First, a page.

Farewell to my friend Patsi

Those of us who work with dying and grieving people always try to work from a place of understanding and compassion, but it's not until someone WE love dies, that we remember the PAIN that death causes the people left behind. Last week I sat by the bedside of my dear friend Patsi Graham for the last two days of her life. It was Patsi who taught me about humility. Not because she talked about it, but because she lived it. Patsi was one of those gentle, loving people for whom nothing was ever too much trouble. She had a passion for life, for her husband Col and for her kids. She lived a life of service to others, to her friends, to the residents she cared for at the hostel, to anyone who needed a hand, but by no means was she sombre. She could party with the best of them.......and she did. She taught me to play the spoons, she introduced me to REAL Irish music (not the diddly dee stuff) and she had an infectious laugh that always resulted in tears.....the happy sort.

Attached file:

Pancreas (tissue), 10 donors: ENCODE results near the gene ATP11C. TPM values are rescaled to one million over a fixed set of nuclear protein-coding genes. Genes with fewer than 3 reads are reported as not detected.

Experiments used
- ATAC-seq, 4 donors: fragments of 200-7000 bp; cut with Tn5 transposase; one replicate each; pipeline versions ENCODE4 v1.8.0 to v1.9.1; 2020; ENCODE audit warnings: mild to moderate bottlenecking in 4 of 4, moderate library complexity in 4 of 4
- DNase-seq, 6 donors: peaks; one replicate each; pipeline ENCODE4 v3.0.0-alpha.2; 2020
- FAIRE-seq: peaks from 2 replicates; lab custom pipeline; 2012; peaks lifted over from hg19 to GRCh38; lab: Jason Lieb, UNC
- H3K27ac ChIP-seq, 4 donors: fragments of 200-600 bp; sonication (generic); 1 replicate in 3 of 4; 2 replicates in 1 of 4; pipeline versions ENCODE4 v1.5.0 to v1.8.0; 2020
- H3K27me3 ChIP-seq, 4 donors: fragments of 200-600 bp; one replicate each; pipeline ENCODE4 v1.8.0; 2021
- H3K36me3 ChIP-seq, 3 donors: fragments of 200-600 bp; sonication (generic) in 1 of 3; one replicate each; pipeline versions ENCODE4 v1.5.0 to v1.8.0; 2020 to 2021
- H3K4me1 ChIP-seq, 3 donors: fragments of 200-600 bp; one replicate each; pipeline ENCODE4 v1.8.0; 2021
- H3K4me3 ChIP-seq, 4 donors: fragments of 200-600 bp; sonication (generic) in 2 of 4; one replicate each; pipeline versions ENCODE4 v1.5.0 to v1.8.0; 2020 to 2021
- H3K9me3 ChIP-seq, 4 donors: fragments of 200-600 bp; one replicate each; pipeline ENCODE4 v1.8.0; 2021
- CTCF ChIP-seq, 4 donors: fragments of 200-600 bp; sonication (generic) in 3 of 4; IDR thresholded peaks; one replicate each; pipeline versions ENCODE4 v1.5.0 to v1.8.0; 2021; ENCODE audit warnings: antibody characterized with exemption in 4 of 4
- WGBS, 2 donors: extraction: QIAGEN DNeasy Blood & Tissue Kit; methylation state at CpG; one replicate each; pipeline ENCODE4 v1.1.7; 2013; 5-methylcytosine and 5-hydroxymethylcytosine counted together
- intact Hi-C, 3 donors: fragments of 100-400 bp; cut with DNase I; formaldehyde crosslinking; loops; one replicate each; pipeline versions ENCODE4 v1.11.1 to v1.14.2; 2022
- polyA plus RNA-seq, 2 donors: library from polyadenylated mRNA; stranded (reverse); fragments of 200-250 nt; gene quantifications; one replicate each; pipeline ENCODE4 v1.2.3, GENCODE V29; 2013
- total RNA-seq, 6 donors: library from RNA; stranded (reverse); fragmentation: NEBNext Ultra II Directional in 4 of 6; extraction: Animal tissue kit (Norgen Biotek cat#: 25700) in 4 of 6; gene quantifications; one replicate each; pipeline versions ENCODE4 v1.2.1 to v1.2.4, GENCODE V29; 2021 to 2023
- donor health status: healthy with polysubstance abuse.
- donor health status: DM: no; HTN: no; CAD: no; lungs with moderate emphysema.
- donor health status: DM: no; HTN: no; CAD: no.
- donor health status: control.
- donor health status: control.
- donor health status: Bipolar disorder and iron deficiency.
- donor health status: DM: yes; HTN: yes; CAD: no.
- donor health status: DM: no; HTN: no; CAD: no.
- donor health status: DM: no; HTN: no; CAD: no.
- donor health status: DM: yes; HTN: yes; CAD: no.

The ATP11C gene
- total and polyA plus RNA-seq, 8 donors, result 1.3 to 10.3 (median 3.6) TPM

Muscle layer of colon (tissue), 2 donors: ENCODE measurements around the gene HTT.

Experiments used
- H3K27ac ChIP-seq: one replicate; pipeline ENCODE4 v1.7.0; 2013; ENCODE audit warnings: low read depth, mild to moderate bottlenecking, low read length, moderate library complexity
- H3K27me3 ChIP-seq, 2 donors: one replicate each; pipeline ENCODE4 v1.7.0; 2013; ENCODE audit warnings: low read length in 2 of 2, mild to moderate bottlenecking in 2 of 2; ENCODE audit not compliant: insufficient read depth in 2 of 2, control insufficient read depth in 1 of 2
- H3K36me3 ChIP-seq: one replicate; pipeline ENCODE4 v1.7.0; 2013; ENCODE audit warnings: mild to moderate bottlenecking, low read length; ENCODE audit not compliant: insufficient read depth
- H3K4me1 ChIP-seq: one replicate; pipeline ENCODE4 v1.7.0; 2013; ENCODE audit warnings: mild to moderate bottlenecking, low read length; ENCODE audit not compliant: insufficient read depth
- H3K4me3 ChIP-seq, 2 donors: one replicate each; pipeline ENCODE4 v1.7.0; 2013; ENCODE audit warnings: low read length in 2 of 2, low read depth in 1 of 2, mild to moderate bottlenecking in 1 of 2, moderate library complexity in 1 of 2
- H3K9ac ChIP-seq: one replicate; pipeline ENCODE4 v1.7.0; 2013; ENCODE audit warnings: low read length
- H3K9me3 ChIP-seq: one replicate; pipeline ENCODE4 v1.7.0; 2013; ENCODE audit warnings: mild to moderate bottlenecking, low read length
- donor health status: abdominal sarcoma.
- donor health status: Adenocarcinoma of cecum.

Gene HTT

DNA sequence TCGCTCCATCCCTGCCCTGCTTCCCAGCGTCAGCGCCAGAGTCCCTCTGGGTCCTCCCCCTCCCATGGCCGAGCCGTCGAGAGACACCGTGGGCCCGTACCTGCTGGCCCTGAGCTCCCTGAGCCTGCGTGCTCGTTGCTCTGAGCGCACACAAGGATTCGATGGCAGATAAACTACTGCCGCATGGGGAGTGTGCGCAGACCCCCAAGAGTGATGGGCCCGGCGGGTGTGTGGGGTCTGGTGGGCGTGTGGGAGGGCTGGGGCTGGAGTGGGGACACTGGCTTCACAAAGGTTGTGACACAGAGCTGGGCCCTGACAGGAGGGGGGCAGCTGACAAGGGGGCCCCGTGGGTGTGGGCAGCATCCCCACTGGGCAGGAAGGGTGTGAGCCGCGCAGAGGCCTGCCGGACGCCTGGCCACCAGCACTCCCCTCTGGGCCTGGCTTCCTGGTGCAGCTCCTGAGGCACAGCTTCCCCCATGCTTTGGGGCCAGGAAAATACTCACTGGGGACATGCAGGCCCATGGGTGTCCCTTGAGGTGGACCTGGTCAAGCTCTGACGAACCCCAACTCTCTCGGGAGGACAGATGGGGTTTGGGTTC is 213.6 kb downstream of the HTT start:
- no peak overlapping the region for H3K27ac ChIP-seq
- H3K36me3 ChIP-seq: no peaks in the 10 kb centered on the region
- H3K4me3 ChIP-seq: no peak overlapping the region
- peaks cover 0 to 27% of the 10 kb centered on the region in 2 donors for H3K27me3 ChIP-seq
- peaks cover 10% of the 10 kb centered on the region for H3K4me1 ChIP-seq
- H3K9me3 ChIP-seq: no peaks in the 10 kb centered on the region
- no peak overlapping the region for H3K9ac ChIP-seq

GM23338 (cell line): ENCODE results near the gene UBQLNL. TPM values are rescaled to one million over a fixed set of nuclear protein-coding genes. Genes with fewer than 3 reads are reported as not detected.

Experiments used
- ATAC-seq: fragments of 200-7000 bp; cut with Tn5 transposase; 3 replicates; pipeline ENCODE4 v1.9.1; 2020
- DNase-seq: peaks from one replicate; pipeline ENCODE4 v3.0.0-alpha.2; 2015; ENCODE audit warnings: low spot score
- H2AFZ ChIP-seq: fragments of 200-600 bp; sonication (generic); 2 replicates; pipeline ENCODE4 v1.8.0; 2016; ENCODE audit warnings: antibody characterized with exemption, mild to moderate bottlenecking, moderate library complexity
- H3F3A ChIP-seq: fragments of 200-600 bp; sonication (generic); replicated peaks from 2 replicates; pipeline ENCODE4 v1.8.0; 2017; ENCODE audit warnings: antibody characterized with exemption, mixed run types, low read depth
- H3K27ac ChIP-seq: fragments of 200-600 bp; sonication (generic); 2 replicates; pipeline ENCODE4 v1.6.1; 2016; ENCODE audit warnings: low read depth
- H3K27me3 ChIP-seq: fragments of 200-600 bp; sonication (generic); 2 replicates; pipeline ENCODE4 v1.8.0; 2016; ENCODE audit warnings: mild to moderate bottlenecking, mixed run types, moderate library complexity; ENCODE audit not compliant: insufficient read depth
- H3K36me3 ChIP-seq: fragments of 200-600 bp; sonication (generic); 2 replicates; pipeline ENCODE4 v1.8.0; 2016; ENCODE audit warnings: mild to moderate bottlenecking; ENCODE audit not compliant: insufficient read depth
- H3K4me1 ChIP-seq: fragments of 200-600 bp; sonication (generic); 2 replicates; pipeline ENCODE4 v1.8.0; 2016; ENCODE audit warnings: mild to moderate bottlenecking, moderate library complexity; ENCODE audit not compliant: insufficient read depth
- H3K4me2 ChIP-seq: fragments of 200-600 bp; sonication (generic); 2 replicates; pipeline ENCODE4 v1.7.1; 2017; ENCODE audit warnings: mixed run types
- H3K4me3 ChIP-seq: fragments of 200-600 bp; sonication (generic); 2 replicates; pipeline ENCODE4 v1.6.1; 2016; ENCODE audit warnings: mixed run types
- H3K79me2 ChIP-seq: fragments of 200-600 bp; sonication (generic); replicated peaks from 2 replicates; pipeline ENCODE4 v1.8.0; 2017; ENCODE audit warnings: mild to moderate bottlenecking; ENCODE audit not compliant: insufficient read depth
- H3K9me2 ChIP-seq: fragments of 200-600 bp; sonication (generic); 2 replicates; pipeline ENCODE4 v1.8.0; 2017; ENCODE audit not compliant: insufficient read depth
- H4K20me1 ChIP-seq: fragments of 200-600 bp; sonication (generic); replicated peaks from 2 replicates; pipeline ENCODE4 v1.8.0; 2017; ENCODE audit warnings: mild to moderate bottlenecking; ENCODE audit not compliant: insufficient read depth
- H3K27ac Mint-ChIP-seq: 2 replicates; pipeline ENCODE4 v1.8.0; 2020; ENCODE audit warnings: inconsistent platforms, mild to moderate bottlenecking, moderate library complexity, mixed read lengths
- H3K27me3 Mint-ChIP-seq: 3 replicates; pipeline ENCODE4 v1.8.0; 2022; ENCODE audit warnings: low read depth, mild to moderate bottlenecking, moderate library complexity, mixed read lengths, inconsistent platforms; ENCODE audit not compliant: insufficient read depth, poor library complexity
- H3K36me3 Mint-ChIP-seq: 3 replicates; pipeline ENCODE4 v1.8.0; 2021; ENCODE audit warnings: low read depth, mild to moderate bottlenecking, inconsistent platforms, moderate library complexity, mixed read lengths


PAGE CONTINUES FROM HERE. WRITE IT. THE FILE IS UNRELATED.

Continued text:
I could tell you a million things about my friend Patsi that made her special, but as I said, she was humble and so I'll leave you with her photo, which will tell you all you need to know.
When someone we love dies, it can often make us question ourselves, our beliefs and our purpose. What's it all about? What does life mean? What am I here for? My friend Patsi never spent much time navel gazing, she just got on and did whatever needed to be done to make the world a better place. Maybe this is what true philosophy is all about. Forget the big words and the prognostication. Maybe its as simple as listening to your heart and doing whatever it is that brings you joy, for after all joy is infectious and only comes from a place of genuine benevolence. If we are joyful and bring that joy into the lives of everyone we have contact with surely that's a life purpose?

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